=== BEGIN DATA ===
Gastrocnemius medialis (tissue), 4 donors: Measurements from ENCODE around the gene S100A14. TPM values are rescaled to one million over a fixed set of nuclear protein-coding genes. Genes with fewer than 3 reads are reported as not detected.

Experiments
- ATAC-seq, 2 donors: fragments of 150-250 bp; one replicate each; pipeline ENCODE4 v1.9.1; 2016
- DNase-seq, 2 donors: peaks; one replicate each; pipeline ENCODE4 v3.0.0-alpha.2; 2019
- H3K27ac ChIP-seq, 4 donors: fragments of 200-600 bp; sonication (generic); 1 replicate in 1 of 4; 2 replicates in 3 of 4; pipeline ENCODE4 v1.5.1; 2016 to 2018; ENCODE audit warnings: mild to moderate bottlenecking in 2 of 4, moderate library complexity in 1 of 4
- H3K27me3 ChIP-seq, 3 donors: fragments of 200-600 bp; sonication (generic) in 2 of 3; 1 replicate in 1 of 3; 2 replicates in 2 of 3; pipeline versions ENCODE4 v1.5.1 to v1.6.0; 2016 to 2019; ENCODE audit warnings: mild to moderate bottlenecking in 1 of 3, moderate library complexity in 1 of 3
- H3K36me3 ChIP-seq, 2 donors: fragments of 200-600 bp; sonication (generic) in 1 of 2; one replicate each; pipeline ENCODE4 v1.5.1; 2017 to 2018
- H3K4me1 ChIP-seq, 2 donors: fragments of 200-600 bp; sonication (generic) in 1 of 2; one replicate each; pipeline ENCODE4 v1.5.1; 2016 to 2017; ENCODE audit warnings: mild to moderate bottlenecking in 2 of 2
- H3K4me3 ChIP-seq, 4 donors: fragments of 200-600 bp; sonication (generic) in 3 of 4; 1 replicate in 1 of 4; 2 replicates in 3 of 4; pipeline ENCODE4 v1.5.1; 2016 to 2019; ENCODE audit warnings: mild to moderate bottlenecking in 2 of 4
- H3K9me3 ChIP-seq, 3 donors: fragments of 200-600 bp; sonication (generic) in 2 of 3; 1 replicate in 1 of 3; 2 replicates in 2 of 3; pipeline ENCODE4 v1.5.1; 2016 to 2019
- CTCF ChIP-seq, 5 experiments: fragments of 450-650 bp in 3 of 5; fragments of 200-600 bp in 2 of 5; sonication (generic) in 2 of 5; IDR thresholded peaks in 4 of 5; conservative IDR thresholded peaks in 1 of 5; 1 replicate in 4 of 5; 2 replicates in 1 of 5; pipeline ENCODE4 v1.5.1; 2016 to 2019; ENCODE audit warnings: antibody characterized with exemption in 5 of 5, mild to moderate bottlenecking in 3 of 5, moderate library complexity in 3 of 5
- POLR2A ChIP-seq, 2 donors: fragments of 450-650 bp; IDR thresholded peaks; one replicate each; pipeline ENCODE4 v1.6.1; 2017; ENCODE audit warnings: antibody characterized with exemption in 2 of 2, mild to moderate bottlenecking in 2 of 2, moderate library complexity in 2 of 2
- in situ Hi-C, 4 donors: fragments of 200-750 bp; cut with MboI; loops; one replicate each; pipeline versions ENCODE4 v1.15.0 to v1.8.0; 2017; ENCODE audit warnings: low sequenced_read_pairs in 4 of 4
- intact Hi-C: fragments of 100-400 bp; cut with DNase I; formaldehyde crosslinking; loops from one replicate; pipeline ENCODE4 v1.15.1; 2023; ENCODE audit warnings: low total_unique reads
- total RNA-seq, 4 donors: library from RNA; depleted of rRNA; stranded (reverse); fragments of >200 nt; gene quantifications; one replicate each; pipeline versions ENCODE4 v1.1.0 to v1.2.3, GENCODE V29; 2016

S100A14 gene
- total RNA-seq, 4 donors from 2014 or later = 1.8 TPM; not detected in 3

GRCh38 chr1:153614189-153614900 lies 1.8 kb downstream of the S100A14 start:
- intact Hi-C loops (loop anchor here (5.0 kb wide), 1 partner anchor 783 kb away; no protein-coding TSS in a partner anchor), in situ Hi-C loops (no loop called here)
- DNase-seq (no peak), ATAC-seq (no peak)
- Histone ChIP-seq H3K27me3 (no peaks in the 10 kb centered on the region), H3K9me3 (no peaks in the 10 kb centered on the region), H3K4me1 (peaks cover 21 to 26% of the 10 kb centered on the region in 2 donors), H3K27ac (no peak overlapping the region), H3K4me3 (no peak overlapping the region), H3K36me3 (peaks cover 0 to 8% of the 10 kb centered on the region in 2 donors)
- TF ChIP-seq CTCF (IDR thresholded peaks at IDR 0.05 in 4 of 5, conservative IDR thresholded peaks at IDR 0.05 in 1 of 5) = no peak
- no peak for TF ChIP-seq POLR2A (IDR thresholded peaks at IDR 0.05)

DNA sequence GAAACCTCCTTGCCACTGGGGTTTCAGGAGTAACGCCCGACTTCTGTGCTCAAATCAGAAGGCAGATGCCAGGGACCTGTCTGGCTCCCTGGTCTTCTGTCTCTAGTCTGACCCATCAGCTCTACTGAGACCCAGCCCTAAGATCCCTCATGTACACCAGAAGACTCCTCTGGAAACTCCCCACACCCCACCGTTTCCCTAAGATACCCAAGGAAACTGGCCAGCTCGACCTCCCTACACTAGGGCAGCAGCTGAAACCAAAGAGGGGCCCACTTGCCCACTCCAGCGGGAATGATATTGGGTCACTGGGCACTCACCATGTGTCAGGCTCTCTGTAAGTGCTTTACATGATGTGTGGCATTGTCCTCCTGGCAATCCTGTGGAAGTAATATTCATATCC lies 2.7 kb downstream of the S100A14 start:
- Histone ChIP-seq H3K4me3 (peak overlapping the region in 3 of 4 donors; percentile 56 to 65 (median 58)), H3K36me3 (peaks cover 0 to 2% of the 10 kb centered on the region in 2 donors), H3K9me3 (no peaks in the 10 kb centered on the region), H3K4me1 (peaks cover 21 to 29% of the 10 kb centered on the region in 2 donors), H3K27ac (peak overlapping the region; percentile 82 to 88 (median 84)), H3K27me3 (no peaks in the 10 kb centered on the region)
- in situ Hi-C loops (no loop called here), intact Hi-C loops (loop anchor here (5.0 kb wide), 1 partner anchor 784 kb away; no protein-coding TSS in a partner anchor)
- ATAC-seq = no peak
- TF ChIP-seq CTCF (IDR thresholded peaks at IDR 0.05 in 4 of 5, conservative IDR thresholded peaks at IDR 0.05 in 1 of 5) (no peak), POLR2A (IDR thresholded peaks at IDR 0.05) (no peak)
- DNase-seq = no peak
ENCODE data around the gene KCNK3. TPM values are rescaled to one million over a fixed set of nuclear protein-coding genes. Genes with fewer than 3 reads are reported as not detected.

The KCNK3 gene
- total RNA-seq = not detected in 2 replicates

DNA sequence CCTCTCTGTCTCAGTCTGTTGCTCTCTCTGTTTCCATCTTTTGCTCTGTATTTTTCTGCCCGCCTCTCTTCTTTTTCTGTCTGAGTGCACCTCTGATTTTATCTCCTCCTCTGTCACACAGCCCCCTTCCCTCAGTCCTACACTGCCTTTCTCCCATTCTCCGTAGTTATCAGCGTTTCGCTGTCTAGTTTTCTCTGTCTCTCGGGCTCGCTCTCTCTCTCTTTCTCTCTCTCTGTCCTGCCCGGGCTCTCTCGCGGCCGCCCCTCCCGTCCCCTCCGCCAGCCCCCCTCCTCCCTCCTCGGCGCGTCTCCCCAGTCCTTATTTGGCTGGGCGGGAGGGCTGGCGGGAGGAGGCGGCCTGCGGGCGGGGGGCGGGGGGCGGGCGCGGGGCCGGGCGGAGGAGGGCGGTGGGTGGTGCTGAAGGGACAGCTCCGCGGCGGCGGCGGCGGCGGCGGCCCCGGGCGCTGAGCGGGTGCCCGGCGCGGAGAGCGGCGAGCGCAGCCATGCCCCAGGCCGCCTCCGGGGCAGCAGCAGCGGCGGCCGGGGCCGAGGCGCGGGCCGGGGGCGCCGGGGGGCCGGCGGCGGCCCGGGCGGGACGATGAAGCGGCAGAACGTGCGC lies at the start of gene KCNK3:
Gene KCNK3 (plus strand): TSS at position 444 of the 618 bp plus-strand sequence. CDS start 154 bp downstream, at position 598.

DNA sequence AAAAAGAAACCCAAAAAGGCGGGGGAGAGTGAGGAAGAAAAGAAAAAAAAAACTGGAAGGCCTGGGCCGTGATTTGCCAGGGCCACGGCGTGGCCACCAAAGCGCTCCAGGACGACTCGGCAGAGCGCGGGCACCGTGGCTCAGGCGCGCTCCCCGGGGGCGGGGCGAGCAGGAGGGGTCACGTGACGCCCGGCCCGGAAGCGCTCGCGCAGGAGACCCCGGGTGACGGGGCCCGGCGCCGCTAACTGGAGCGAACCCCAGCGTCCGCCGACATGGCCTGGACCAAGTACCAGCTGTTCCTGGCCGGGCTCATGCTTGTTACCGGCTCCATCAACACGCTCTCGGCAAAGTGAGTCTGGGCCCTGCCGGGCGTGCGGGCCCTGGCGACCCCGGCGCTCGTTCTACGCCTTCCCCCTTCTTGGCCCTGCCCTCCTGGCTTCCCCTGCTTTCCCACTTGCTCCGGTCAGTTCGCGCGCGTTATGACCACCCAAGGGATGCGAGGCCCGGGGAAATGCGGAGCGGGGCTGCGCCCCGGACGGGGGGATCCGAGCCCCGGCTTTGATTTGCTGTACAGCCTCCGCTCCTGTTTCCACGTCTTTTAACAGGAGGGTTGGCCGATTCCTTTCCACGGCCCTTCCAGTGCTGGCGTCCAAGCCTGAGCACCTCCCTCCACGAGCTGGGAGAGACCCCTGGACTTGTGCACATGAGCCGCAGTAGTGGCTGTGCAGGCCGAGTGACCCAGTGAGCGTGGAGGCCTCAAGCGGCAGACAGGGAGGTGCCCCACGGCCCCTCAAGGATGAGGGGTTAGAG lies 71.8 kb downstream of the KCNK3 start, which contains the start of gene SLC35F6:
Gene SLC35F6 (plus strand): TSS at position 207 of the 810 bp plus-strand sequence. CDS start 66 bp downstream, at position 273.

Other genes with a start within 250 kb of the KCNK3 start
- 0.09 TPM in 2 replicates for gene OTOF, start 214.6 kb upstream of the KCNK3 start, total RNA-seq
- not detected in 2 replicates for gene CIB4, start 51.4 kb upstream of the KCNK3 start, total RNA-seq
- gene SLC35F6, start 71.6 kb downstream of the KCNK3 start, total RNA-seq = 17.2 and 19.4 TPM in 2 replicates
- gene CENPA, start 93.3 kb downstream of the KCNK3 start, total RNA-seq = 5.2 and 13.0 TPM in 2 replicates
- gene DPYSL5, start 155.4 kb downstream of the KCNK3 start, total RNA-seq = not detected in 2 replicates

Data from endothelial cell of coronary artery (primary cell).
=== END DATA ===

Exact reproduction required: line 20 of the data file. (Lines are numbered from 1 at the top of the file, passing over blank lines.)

- DNase-seq (no peak), ATAC-seq (no peak)